Nov 11, 2010, 11:37 AM
The World Health Organization (WHO) country representative has said immunisation prevents between 2 to 3 million deaths every year, globally.
Dr Charles Sagoe Moses said immunisation protects children not only against diseases such as diphtheria, tetanus, polio and measles but also against diseases like pneumonia and rotavirus diarrhea which are two of the biggest killers of children under five.
He said adolescents and adults are also equally protected from life-threatening diseases such as influenza, meningitis and cancers (cervical and liver) thanks to new and sophisticated vaccines.
The WHO representative to The Gambia said this in a statement to mark the World Immunisation Week, 2015. A commemoration to mark the week was jointly organised by UNICEF and WHO at NaNA conference hall in Kanifing and Atlantic Hotel in Banjul.
This year’s immunisation campaign focuses on ‘Closing the immunisation gap and reaching equity in immunisation levels as outlined in the Global Vaccine Action Plan 2011-2020’. The plan was endorsed by the 194 member states of the World Health Assembly in May 2012 as a framework to prevent millions of deaths by 2020 through universal access to vaccines for people in all communities.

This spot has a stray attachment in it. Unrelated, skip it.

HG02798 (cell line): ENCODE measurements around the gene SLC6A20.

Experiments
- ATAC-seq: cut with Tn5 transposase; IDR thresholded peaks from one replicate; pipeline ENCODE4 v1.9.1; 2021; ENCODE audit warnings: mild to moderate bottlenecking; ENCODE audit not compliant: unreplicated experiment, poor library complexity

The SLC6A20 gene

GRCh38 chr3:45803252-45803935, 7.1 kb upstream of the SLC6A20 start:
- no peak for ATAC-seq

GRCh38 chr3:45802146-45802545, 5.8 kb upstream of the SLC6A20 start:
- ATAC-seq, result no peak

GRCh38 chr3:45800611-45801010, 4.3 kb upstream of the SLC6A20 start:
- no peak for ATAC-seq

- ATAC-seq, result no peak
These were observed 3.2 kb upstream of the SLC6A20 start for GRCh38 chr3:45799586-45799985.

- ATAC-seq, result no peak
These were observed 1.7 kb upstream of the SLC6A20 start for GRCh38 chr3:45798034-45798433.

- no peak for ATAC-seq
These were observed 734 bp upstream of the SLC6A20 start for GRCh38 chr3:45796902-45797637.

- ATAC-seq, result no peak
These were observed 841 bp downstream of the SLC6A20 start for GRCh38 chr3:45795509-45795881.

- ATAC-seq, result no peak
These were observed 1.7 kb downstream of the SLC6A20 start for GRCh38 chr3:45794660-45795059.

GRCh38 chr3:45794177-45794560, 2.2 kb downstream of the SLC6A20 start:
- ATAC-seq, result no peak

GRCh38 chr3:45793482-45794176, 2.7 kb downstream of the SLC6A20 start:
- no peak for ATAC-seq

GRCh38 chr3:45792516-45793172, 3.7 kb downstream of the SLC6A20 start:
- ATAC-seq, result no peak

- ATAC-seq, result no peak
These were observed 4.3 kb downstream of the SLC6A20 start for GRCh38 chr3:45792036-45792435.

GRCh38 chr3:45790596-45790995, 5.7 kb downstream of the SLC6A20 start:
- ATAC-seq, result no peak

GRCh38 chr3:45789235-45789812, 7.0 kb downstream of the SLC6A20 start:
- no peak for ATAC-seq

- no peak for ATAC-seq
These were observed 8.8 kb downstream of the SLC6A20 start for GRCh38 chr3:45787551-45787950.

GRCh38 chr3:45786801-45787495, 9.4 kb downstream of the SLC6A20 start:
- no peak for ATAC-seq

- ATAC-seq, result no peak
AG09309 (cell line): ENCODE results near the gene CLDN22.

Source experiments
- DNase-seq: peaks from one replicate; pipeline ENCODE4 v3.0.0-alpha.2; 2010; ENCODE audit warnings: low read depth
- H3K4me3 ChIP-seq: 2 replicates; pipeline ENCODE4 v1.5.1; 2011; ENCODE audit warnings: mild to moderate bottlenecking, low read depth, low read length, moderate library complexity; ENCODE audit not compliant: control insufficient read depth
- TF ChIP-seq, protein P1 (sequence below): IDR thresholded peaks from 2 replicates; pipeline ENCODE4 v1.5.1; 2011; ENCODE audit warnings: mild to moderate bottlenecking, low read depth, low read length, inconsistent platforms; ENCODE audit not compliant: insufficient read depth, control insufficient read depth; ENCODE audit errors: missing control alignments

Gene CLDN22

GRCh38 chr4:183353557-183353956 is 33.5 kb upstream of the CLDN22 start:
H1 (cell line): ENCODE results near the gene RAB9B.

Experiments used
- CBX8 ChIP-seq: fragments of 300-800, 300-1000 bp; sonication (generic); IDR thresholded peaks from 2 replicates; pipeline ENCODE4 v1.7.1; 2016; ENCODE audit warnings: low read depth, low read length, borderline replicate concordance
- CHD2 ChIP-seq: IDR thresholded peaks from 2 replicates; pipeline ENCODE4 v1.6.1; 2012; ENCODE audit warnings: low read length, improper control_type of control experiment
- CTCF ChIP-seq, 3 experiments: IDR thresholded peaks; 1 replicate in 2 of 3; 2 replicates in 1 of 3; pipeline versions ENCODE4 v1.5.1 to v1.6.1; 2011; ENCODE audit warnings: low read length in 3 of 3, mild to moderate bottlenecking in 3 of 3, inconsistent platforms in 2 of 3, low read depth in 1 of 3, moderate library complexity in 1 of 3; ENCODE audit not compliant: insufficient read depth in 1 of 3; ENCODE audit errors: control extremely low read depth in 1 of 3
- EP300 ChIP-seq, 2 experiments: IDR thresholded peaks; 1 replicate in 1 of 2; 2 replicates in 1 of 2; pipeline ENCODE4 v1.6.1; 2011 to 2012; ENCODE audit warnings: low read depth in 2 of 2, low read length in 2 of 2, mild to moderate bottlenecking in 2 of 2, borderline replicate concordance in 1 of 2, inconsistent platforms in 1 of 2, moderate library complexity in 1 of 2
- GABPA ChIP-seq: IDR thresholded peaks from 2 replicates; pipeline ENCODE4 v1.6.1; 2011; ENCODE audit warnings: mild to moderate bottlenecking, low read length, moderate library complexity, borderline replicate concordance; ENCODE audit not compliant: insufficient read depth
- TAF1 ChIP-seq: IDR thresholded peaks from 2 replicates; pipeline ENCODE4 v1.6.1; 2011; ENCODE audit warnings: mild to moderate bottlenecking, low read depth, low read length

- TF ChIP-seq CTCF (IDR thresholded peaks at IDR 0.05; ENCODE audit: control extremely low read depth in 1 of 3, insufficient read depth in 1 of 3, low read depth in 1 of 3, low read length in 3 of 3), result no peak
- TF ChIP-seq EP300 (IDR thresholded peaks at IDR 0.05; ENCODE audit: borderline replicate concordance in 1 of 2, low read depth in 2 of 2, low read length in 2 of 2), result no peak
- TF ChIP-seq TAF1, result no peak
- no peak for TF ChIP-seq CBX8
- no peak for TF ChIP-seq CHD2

The WHO Gambia Rep noted with concern that 1in every 5 children missed out in the 2013 vaccination meaning an estimated 21.8 million infants did not receive lifesaving vaccines.
“The picture in The Gambia may not be entirely different, for example, the 2013 DHS results show that about 10 percent of children aged less than one year did not received the third dose of pentavalent vaccine,” Dr Moses said. “This means that there is still a significant number of children that are not receiving basic vaccinations, justifying the need to strengthen our national immunisation services.”
As the world entre the final thousand days until the deadline to reach the millennium development goals, inequality has emerged as a critical theme for future global public health efforts, the WHO Country Rep said.
“Despite successes in improving access to immunisation, inequalities still exist both between and within countries and households based on wealth, geographic location and gender-related factors such as the mother’s education. All of these factors have an impact on whether a child is immunised or not,” Dr Moses said.
The minister of health and social welfare, Dr Omar Sey, said immunisation is an innovation that is widely recognised as one of the most successful and cost-effective health interventions the world has ever achieved after the provision of the safe drinking water.
He, however, raised concern that millions of infants, globally, usually missed out during vaccination despite the availability of vaccines “at easy reach”.
This year’s World Immunisation Week signals renewed global, regional and national efforts to accelerate actions to increase awareness and demand for immunisation by communities, and improve vaccination delivery services.